Automakers Pay Attention to Female Car Buyers -- And Everyone Benefits
In the past, when it came to large purchases such as new cars, men were the main breadwinners and decision makers. Times have changed, and women are better paid, better educated, and a more essential part of new-car purchases than ever before. Studies show women have 80 percent of purchase power and make up about half of the car-buying market. Because of this shift, automakers pay a lot more attention to the woman's perspective, and cars -- and car sales -- are benefiting.
At Heels and Wheels, an event where female journalists have the opportunity to speak with female engineers, executives and representatives, we looked into how automakers learn about what women want in cars. Getting it right can have a huge upside; getting it wrong can make an automaker seem patronizing and can lead to embarrassing sales failures. But makers also have to be careful to make cars that appeal to women without alienating men.
Starting the Conversation
Not every company treats women's interests the same way, but there are consistent themes. Automakers use several approaches to find out what women are looking for, often speaking with current owners or potential buyers. Even this is tricky: just looking at the number of cars registered to men versus women can be deceiving. There are often cases where women are the ones who drive cars on a regular basis that are registered to men, and it's the daily driver that has more useful feedback.
Research can include product clinics -- before, during and after a car has been designed and put on the market -- focus groups, and ethnographic studies. With ethnographic studies, once an attendee at a focus group agrees to it, researchers go to their house and get a better feel for what they are looking for in a car. It's a more relaxed environment and is often a fruitful way to get information.
Automakers also display their vehicles at big events. For example, Chevrolet has a big display at the CMA Fest every year, as well as at similar non-car-focused events where a high percentage of attendees are women. Others take a different tack, creating smaller functions for specific current owners and would-be buyers. Cadillac has an event called Road to Table, where attendees can drive Cadillacs to an exclusive dinner prepared by well-known chefs. This serves as an informal, low-pressure way to get input on the cars.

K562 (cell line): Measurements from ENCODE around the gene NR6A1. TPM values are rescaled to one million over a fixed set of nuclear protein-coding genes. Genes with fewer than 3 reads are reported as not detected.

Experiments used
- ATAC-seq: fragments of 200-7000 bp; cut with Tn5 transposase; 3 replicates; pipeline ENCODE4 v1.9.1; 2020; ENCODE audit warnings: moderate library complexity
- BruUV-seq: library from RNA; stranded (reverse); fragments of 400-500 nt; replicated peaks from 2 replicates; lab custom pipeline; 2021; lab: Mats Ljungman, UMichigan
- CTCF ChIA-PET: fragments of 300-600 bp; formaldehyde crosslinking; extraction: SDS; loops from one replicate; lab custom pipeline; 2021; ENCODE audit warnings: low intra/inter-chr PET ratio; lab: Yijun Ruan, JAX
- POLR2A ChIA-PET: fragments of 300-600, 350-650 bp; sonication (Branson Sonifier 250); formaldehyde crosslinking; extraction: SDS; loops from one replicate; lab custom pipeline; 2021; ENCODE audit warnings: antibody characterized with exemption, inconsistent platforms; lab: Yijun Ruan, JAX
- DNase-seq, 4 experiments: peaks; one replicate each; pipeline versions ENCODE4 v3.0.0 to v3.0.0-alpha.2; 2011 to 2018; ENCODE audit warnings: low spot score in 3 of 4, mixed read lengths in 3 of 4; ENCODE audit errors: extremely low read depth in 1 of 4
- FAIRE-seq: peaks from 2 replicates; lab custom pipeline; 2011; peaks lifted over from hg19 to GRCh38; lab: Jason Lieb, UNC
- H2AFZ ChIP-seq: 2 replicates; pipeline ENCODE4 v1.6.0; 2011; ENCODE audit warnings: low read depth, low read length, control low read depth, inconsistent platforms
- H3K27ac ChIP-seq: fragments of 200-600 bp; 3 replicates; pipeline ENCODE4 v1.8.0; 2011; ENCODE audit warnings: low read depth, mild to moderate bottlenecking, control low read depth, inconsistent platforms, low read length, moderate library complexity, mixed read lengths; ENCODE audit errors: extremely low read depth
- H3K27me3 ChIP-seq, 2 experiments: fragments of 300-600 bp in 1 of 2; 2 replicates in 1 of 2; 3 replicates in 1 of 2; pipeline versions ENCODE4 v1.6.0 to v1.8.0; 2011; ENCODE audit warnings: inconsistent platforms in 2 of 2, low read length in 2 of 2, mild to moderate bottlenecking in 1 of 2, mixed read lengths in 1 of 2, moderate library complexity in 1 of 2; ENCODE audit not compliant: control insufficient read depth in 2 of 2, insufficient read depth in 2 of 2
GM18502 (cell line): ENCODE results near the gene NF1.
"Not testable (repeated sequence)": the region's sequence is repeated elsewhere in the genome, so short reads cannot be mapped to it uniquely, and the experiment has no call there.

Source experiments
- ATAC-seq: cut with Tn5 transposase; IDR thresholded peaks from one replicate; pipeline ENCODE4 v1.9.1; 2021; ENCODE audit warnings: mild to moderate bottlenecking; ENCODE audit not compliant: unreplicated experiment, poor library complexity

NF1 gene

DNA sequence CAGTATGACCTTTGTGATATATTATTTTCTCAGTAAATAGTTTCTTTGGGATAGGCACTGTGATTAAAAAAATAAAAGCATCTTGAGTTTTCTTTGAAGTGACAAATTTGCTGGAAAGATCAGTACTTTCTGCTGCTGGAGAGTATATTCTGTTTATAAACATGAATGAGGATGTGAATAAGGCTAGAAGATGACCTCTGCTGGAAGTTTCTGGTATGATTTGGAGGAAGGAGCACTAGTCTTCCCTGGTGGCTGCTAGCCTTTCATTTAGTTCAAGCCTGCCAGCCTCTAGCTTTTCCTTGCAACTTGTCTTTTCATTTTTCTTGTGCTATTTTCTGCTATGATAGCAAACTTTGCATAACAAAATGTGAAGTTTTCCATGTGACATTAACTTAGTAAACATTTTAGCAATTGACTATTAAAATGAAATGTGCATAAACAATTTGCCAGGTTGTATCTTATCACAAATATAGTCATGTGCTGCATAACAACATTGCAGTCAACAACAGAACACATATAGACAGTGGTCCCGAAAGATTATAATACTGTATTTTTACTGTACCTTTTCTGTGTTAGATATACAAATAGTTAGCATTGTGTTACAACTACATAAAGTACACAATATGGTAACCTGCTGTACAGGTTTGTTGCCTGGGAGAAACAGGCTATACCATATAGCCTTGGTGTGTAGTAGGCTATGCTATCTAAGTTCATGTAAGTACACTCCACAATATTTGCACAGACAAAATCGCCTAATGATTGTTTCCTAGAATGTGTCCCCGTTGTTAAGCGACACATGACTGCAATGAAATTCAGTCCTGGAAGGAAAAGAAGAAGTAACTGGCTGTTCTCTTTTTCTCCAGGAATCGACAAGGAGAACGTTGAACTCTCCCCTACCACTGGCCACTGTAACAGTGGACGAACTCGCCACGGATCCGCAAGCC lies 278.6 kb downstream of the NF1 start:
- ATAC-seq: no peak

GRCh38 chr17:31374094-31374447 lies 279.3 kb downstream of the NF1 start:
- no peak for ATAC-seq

How Are Women Different From Men?
Kelley Blue Book has done its own surveys, looking at what are mentioned as being high priorities for women versus men. According to the results, women do more research and take longer to buy a car than men do. Women responded that they are more likely to prefer non-luxury sedans and SUVs. While durability and reliability are important to men and women, safety ranked higher with women than it did with men. Women prioritized value, practicality and reliability higher than men did as well. In our discussions with automakers, we discovered their internal research results fell in line with KBB's. Women are interested in form and function. Safety is extremely important. Rational needs should be addressed before emotional needs are.
In some cases, companies' internal research showed that there weren't all that many differences between what men and women are looking for in their vehicles. As Teresa Spafford, Design Manager and Advanced Design Planning at Mazda explained, a successful design, one that's well balanced, tasteful and well executed, will appeal to both genders. And for those that still think muscle cars and trucks are "guy cars" that only men design, the chief engineer for the Dodge Charger is a woman, as is the chief engineer for the next-generation Chevrolet Silverado and GMC Sierra.